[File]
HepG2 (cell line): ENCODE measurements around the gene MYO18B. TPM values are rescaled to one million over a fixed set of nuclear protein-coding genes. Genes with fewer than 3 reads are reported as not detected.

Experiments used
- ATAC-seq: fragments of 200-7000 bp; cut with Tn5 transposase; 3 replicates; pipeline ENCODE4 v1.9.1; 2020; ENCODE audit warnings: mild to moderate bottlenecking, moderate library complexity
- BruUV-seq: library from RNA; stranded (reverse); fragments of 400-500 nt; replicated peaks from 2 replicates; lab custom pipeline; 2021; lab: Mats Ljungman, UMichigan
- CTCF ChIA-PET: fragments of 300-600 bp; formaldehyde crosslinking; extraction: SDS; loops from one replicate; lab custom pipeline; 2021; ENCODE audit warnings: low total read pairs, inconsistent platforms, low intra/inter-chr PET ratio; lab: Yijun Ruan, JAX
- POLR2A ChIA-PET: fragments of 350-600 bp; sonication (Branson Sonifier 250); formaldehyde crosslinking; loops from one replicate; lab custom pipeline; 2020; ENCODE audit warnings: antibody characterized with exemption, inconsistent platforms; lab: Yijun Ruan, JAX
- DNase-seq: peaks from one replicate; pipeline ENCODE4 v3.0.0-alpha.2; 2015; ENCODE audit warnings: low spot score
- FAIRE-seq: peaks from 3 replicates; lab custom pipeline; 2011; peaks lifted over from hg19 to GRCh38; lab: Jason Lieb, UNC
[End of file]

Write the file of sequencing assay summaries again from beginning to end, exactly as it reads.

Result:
HepG2 (cell line): ENCODE measurements around the gene MYO18B. TPM values are rescaled to one million over a fixed set of nuclear protein-coding genes. Genes with fewer than 3 reads are reported as not detected.

Experiments used
- ATAC-seq: fragments of 200-7000 bp; cut with Tn5 transposase; 3 replicates; pipeline ENCODE4 v1.9.1; 2020; ENCODE audit warnings: mild to moderate bottlenecking, moderate library complexity
- BruUV-seq: library from RNA; stranded (reverse); fragments of 400-500 nt; replicated peaks from 2 replicates; lab custom pipeline; 2021; lab: Mats Ljungman, UMichigan
- CTCF ChIA-PET: fragments of 300-600 bp; formaldehyde crosslinking; extraction: SDS; loops from one replicate; lab custom pipeline; 2021; ENCODE audit warnings: low total read pairs, inconsistent platforms, low intra/inter-chr PET ratio; lab: Yijun Ruan, JAX
- POLR2A ChIA-PET: fragments of 350-600 bp; sonication (Branson Sonifier 250); formaldehyde crosslinking; loops from one replicate; lab custom pipeline; 2020; ENCODE audit warnings: antibody characterized with exemption, inconsistent platforms; lab: Yijun Ruan, JAX
- DNase-seq: peaks from one replicate; pipeline ENCODE4 v3.0.0-alpha.2; 2015; ENCODE audit warnings: low spot score
- FAIRE-seq: peaks from 3 replicates; lab custom pipeline; 2011; peaks lifted over from hg19 to GRCh38; lab: Jason Lieb, UNC